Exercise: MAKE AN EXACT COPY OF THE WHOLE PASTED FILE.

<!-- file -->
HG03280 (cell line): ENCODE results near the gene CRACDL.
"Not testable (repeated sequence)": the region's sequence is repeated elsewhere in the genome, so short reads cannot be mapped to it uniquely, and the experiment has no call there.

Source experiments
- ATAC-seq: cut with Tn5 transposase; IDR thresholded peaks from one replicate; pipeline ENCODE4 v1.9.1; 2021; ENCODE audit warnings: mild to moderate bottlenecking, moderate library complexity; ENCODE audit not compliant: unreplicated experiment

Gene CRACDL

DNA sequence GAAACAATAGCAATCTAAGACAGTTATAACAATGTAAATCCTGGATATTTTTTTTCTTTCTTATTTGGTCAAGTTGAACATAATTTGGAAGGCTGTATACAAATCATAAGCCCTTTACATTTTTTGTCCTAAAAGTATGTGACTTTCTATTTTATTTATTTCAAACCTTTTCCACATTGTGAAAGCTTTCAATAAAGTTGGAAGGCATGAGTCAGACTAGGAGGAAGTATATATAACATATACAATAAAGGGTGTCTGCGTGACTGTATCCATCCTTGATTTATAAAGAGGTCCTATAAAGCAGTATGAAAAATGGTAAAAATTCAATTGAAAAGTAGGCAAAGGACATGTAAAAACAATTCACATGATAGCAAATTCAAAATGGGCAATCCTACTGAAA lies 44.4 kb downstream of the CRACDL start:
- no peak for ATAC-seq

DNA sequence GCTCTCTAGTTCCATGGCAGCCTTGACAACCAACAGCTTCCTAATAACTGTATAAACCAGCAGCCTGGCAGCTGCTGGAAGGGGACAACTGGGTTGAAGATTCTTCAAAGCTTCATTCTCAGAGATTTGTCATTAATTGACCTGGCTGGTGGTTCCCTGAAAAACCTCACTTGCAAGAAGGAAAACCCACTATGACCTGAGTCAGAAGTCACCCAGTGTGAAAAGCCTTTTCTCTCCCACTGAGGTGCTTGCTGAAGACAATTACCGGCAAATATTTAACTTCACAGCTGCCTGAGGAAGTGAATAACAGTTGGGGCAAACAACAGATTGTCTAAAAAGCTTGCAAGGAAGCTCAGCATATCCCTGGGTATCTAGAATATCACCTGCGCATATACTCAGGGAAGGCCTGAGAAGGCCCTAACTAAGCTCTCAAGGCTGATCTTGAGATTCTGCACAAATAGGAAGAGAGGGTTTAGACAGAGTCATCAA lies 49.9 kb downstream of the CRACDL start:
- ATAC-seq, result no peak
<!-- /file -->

HG03280 (cell line): ENCODE results near the gene CRACDL.
"Not testable (repeated sequence)": the region's sequence is repeated elsewhere in the genome, so short reads cannot be mapped to it uniquely, and the experiment has no call there.

Source experiments
- ATAC-seq: cut with Tn5 transposase; IDR thresholded peaks from one replicate; pipeline ENCODE4 v1.9.1; 2021; ENCODE audit warnings: mild to moderate bottlenecking, moderate library complexity; ENCODE audit not compliant: unreplicated experiment

Gene CRACDL

DNA sequence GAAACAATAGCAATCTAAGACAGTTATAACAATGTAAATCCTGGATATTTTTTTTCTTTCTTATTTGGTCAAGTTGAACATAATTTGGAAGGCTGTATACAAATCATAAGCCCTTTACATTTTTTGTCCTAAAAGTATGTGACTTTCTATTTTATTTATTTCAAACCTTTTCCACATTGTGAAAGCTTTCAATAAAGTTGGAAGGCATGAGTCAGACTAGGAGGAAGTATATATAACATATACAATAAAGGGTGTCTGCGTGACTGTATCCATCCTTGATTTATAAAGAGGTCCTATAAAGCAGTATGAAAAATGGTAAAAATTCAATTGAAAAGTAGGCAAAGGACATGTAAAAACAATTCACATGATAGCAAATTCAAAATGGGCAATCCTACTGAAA lies 44.4 kb downstream of the CRACDL start:
- no peak for ATAC-seq

DNA sequence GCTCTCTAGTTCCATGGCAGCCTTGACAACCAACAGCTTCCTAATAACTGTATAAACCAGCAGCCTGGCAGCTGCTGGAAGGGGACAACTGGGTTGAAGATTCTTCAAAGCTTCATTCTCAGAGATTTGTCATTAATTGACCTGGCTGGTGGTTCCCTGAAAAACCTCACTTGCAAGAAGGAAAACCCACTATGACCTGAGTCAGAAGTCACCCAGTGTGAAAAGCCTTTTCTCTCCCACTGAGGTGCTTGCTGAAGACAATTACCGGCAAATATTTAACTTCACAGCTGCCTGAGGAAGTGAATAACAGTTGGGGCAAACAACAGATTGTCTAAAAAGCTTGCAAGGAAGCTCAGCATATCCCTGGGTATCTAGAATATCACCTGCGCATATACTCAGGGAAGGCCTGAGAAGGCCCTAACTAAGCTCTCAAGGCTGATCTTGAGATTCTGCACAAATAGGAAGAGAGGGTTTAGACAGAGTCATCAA lies 49.9 kb downstream of the CRACDL start:
- ATAC-seq, result no peak